Myth-making: a national pastime

THE AMPHITHEATER at the Spalding Home, with baseball field behind it.

Major League Baseball has always traded heavily in its history and nostalgia. The tendency to romanticize and sentimentalize the past has been a characteristic of a lot of baseball fans, and MLB really started “retro marketing” heavily in the early ’90s. But it was part of the sales pitch long before that. Baseball’s decision to locate its Hall of Fame in Cooperstown, New York, in 1939 was based on two entirely fabricated myths. An important baseball pioneer, Albert Spalding, was instrumental in creating these stories.

Spalding was an innovator in the development, use, and marketing of fielding gloves. He and William Hulbert organized the National League in the late nineteenth century. He wrote the first set of official baseball rules.  He formed a sporting goods store in Chicago and Spalding baseballs were used by MLB until 1976.  They had a rubber core that gave the pitchers a shade of an advantage.

In 1900 Spalding married his first true love, Lizzie Churchill Mayer. She was an adherent of a burgeoning semi-religious movement called Theosophy, an early ancestor of today’s New Age movement. Spalding embraced his wife’s religious leanings and became a prominent Theosophist. They built a house and settled in Lomaland, the Theosophist colony on Point Loma near San Diego.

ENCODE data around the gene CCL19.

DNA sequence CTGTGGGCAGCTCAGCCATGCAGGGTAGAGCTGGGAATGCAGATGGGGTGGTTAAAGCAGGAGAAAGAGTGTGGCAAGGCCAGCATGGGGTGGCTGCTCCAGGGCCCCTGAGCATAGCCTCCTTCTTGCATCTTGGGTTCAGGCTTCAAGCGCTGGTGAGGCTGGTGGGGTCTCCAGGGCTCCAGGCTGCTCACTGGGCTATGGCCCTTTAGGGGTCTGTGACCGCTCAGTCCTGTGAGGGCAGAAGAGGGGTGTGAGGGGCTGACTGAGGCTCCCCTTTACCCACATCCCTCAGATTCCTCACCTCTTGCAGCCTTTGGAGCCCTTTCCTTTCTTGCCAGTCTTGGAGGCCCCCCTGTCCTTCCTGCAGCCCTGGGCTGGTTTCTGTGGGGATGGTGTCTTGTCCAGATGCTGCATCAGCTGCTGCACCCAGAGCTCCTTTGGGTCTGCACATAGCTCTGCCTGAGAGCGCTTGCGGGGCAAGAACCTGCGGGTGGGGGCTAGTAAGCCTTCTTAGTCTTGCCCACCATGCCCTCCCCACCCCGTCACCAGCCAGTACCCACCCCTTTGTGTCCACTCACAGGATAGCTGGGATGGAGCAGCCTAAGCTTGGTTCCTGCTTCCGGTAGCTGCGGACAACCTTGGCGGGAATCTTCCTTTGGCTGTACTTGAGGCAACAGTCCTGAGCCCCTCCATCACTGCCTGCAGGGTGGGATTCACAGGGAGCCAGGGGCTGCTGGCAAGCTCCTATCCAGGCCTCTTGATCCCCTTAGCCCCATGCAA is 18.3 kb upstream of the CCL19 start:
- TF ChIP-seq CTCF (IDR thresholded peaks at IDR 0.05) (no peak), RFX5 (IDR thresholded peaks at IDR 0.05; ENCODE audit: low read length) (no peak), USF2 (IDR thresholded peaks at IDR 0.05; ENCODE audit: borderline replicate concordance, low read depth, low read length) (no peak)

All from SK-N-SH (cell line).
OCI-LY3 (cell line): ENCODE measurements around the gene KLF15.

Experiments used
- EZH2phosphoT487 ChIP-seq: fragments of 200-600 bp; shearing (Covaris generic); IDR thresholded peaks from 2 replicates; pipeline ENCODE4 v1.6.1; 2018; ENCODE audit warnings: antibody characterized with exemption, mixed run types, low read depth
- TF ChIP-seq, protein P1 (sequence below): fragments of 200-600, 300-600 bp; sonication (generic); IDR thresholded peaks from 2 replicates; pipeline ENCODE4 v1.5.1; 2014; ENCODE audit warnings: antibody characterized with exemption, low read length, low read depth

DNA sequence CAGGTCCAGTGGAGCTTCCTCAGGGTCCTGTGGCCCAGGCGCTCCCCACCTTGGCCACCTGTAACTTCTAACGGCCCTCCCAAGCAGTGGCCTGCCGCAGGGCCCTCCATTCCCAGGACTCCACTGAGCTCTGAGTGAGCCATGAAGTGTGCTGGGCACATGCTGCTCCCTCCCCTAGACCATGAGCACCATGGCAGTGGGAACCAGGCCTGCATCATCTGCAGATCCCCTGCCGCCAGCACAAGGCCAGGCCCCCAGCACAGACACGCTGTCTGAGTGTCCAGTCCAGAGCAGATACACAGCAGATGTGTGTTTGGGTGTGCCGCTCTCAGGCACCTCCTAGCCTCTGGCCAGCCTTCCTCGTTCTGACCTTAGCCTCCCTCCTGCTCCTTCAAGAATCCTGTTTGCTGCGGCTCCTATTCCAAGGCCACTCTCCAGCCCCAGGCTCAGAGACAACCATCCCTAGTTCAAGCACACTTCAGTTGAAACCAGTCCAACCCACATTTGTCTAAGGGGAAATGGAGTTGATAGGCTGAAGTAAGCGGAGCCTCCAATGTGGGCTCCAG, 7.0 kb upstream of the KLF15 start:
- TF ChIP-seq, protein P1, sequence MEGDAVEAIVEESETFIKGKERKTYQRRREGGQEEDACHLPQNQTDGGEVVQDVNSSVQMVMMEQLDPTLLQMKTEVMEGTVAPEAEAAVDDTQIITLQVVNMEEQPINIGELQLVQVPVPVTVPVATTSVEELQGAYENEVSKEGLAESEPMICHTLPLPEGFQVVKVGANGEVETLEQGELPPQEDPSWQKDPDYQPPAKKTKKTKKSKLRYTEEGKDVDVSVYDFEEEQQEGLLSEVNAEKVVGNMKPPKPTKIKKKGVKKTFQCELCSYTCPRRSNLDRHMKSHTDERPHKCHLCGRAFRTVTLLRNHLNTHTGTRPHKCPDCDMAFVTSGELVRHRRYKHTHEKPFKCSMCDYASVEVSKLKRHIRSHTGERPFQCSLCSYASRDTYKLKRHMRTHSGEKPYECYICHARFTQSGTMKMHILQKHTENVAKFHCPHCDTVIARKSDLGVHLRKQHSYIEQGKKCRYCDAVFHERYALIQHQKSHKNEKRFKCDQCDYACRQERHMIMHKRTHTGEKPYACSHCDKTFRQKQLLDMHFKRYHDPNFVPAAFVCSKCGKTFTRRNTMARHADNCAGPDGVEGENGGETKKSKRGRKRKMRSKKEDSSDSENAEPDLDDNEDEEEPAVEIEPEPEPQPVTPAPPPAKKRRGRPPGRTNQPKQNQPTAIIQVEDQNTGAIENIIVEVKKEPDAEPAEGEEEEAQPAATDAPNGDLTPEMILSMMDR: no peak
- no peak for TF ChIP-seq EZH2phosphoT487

In 1905 Spalding appointed Abraham Mills to form a commission that would determine the origins of baseball. Based on an account that was a total fantasy, the commission decided that the game was invented in Cooperstown, New York by Abner Doubleday in


1839. Doubleday, later a Civil War general, wasn’t in Cooperstown in 1839 and very probably never had anything whatsoever to do with baseball. Today, baseball’s Hall of Fame resides in the town in which the game was not invented. There is a bronze plaque there commemorating a man who was completely unconnected with the game. Doubleday was, in what surely must be a case of divine serendipity, the president of the American Theosophical Society.

Today in Lomaland you can visit the beautiful home the Spaldings built at the colony. A few minutes walk will take you to what is claimed to be the first Greek amphitheater in America. It was built by the colony in 1901. Of course, it’s not really Greek; it’s the first copy of one. It overlooks Carroll B. Land Stadium which bills itself as “the most scenic ballpark in America.”

The amphitheater is impressive and the views of the coast and the Pacific Ocean are stunning. But I’m withholding judgment on whether or not the claims for these structures are true. That’s the thing about baseball and nostalgia. Out of pure hokum they can create such beautiful myths.

Jerry Howard’s “Baseball Notes” column appears weekly during the baseball season.

Editor’s note:  While no one person “invented” baseball, since it evolved from earlier versions of the game including “town ball” and “rounders,” the man who deserves a lot of the credit for baseball in the form it eventually took is Alexander Cartwright, who codified the rules of the sport, most of which are still in use. He set the distance between bases at 90 feet, the number of players and innings at nine. His rules were used in what some historians call “the first baseball game” in 1845 between the New York Nine and the Knickerbockers, won by the Nine 23-1. – Jim Tortolano.


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